It’s probably a commentary on the attention span of today’s movie-going public that a film based on Sir Arthur Conan Doyle’s great stories about the world’s most famous detective has to be presented as an action flick. Or maybe it’s just a commentary on Guy Ritchie’s directorial style. Either way, Sherlock Holmes is just that, an action flick. Not that there’s anything wrong with this. In fact, in parts it works well. It’s just that Doyle’s stories (I've read them all at least twice) were more cerebral in nature, more contemplative. But they were also steeped in atmosphere, and in Sherlock Holmes, the movie, Ritchie gets this just right. I’m predisposed to like a movie set in 19th century, dark, foggy, street-lamped, cobble-stoned London, no matter the subject. This predisposition negated my predisposition for disliking films that play fast and loose with the stories I love, so there we were, effectively starting out at neutral.
I would not have thought to cast Robert Downey, Jr. in the lead part. The definitive Holmes for me will always be Jeremy Brett from the wonderful Granada TV series, seen in the States on A&E Network. This is why I am not a casting director. Downey was effective and smart and with the requisite Holmes charisma. Jude Law was more than capable as sidekick Dr. Watson. The movie borders on buddy film at times, but not enough to ruin the depth of the relationship between the two. And in a bigger surprise, I actually found much from the original stories in the movie. Holmes’s methodology is there, as is his skill at disguise, his violin playing, even his pipe. Inspector Lestrade is present, as is eternal nemesis Moriarty, and so is "the woman," played by Rachel McAdams (who is nice to look at but unfortunately seems out of place in old Londontown).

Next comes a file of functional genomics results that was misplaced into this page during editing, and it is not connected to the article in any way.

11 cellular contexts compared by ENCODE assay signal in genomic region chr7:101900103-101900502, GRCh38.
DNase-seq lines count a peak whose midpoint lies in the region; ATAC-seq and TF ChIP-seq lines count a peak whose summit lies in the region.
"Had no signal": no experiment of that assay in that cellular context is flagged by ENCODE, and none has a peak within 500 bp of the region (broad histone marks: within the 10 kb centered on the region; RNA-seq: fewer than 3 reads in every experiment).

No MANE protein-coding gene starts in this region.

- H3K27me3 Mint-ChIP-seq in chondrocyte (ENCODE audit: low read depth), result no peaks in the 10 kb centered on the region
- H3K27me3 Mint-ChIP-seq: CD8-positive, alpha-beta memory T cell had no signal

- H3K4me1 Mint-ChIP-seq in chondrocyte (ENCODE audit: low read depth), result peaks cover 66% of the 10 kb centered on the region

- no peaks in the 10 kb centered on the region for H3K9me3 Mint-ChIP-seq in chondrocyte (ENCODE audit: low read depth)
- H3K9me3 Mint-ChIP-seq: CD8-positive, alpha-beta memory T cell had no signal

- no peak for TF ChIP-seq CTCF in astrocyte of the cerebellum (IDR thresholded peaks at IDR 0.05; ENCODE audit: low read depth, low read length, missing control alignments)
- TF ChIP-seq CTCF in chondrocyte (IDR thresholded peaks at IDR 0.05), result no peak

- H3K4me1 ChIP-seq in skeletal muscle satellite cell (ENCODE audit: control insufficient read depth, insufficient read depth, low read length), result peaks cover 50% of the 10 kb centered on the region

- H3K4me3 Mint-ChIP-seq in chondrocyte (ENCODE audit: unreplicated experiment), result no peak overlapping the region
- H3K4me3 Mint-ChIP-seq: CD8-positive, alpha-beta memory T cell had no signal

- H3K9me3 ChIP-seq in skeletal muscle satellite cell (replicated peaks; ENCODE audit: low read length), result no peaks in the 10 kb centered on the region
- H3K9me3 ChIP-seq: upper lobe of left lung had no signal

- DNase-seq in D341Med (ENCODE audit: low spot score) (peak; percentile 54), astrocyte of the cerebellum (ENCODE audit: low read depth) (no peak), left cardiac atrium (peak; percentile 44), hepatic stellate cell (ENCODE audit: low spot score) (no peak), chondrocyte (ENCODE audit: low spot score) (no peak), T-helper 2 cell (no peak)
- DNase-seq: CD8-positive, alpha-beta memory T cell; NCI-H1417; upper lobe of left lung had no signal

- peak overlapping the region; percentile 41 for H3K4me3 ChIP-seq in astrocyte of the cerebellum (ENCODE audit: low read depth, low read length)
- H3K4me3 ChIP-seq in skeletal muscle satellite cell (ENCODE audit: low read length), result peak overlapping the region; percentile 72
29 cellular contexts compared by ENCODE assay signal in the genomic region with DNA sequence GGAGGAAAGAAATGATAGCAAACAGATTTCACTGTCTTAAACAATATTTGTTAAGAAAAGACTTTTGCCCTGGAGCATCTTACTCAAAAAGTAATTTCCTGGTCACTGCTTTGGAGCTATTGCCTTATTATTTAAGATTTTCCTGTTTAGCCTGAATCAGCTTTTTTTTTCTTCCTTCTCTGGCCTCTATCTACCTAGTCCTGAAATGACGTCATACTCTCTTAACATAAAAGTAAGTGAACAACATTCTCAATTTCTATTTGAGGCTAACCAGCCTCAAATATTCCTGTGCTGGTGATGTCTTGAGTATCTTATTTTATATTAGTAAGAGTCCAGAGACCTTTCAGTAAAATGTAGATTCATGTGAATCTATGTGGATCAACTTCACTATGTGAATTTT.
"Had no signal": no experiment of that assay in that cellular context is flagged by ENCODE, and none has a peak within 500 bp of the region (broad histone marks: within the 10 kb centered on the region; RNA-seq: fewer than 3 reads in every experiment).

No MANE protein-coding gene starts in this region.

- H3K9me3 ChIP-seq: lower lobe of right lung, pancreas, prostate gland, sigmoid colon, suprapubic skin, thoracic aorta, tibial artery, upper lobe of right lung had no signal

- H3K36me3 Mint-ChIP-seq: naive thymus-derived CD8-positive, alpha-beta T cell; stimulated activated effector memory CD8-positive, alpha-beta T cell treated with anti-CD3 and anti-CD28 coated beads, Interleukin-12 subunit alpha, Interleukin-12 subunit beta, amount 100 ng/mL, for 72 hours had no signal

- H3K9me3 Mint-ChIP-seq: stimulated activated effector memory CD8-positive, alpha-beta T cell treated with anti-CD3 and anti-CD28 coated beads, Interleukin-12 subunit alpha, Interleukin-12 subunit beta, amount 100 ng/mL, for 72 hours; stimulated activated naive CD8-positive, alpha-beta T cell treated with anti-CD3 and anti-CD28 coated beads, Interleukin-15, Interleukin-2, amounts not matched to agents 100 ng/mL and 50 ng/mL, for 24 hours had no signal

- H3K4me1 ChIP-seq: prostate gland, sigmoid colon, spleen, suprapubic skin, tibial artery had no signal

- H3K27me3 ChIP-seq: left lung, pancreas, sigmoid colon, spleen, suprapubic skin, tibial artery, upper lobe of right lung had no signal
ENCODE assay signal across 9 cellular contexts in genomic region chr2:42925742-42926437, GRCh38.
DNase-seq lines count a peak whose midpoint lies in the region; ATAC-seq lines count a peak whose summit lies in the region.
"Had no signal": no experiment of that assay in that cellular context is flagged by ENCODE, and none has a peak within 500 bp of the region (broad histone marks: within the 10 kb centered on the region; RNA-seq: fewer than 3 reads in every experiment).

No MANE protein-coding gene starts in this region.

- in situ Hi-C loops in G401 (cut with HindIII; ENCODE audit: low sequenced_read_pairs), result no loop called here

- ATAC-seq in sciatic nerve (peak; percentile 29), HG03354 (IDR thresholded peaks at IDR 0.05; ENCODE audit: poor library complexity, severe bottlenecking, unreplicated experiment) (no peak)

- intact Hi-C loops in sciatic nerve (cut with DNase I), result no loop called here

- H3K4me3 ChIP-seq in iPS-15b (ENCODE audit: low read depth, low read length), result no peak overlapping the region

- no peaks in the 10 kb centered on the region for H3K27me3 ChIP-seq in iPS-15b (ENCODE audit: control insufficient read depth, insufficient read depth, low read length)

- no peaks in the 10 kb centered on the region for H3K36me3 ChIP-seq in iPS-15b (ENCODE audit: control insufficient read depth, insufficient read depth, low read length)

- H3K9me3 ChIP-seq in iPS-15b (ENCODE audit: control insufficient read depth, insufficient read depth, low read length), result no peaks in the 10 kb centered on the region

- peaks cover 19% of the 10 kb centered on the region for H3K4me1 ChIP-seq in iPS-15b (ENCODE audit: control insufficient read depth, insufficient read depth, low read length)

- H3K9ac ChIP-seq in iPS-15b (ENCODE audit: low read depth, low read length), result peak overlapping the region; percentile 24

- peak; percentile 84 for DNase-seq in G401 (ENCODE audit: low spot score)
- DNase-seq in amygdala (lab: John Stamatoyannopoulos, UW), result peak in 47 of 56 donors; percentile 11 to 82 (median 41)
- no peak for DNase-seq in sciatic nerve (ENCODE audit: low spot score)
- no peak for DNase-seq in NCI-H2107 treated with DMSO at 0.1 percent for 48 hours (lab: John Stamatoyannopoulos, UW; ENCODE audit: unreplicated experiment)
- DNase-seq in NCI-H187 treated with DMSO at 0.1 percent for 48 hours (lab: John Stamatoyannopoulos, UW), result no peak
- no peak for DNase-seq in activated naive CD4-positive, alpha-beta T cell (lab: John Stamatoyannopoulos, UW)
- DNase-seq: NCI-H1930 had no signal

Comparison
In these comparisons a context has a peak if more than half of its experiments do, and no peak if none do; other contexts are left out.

All in all, the film is more loyal to Doyle's work than I had expected. Still, a Sherlock Holmes looking more like Jackie Chan in parts, along with the standard action-film explosions and manufactured suspense (at one point I half-expected the obligatory car chase, but with hansom cabs, of course) stretches the film out much longer than a tighter, stick-to-the-story approach would have. A two-hour and eight-minute action film could have been a grand 90-minute detective mystery. Keep the fog and the cobblestones. Lose the Die Hard angle.
There's an underlying intelligence to the universe (call it God, if you must) and it is our purpose to give this intelligence form and meaning. --G.S. Payne